the making of: concrete rings by 22 design studio
 
the making of: concrete rings by 22 design studio the making of: concrete rings by 22 design studio
mar 18, 2008

the making of: concrete rings by 22 design studio

 

another batch of the ‘concrete rings’ designed by 22 design studio are for sale on the designboom shop. 22 design studio also sent us a few behind the scene snapshots of how their rings are made.

 

 

the cement and water are precisely mixed together

 

the metal ring part is place in the mould before the cement is added

 

the cement is inserted and tapped to remove air pockets

 

the cement is left to set for 2 days

 

then the ring is sanded clean and the metal is polished

 

the ring is then kept wet for 20 days

 

 

designboom has received this project through its ‘DIY submissions’ feature, which welcomes readers to submit their own work for publication. you can purchase this product, and many more original design items, on the designboom shop — our international, digital marketplace of specialized design merchandise.

concrete-ringrock

  • I love these rings, thank you for sharing your process!

    …now for pay day….

    [url=http://www.michaelmcdowell.com]Mike McDowell[/url]

    ~M says:
  • beautiful

    grace says:
  • You can probably stain the concrete and polish it with a dremel.

    abdul says:
  • Why is the ring kept wet for 20 days?
    I would think the concrete would have to cure in open air.

    Chris says:
  • You can also get colored powder to put color in the rings (they use it for coloring walkways…)

    TimO says:
  • I also question the 20 day wait…it takes that much time to cure a 6 inch thick slab, so i would expect these to fully cure in less than 48 hours. Maybe it shrinks too much if it cures quickly (hence the water) and pops off the metal?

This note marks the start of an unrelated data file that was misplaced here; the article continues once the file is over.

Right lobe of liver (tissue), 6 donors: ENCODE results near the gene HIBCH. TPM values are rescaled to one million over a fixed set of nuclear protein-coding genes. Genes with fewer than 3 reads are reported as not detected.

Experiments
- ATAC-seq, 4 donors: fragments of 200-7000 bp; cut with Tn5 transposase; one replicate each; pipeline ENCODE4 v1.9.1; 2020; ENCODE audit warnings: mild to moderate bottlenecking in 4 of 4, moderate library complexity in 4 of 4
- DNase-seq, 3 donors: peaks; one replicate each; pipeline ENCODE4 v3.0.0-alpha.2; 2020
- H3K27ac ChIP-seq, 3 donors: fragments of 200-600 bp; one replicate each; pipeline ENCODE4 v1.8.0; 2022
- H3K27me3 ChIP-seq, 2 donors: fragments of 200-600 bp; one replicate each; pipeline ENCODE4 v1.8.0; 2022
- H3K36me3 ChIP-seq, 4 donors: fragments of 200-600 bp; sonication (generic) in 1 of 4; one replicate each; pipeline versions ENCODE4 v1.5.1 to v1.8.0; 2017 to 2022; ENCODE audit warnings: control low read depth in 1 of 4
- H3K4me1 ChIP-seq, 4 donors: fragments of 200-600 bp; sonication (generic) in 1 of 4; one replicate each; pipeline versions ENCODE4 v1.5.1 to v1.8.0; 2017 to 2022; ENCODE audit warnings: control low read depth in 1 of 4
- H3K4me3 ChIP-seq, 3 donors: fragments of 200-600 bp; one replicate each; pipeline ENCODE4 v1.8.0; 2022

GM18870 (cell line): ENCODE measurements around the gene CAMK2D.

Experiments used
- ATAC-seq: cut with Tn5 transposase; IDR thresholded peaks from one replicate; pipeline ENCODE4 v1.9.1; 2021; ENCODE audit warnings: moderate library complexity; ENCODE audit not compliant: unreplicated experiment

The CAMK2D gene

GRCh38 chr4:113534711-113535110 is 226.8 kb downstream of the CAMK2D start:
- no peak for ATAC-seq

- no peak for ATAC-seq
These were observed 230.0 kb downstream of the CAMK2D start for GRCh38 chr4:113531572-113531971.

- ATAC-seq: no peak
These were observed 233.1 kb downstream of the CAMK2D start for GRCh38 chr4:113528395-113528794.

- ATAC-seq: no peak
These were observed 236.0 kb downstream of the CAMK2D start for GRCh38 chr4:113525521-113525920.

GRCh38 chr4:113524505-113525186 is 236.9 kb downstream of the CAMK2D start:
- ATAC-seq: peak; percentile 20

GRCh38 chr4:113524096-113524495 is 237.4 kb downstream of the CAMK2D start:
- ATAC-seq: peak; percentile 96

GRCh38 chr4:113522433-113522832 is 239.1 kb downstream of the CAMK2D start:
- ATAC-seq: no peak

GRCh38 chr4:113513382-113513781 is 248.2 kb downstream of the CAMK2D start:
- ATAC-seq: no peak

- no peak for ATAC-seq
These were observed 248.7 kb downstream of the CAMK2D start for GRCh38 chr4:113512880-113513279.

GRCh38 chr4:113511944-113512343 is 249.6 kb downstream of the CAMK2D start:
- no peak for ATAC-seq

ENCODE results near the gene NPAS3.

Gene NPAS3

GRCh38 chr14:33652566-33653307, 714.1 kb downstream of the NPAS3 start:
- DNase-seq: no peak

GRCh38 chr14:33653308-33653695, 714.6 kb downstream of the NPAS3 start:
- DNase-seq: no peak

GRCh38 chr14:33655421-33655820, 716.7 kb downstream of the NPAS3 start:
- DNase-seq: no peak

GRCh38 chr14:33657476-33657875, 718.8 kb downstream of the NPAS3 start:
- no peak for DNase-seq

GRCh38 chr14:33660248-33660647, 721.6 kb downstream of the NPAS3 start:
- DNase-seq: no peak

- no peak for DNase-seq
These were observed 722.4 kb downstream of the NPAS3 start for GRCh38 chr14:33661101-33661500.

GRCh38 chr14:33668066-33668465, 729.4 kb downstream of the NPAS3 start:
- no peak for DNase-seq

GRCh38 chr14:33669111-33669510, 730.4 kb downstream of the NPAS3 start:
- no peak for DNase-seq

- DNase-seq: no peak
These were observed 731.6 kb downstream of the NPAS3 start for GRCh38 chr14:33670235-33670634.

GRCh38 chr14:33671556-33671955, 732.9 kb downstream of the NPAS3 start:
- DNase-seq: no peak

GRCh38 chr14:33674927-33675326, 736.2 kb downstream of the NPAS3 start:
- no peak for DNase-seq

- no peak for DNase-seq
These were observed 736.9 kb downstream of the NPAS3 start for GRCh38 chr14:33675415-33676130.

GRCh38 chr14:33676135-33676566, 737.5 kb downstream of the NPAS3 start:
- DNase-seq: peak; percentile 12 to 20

nathan says:
  • If it’s just cement without aggregate, how is it concrete? I don’t really think the metal ring counts as aggregate.

    Perhaps 20 days is a bit long, but cement cures by a water-consuming chemical process. Having it cure while dry would lead to a weaker ring.

    blaise pascal says:
  • Tim, it’s better to leave it uncolored, I think. Since the whole intent behind a cement ring is to aethesticise something that is normally industrial & not commonly thought of as pretty.

    I would actually prefer a lighter concrete, or varying shades to match different skin tones. Cool grays and warm grays?

    Mimi says:
  • The aggregate is probably powdered stone, and there are probably some other additives to improve cohesion at such a small size. The cure time for concrete is not necessarily related to the thickness of the piece, but rather the time it takes for the cement to fully bond with the surrounding aggregate and other cement.

    Bryan says:

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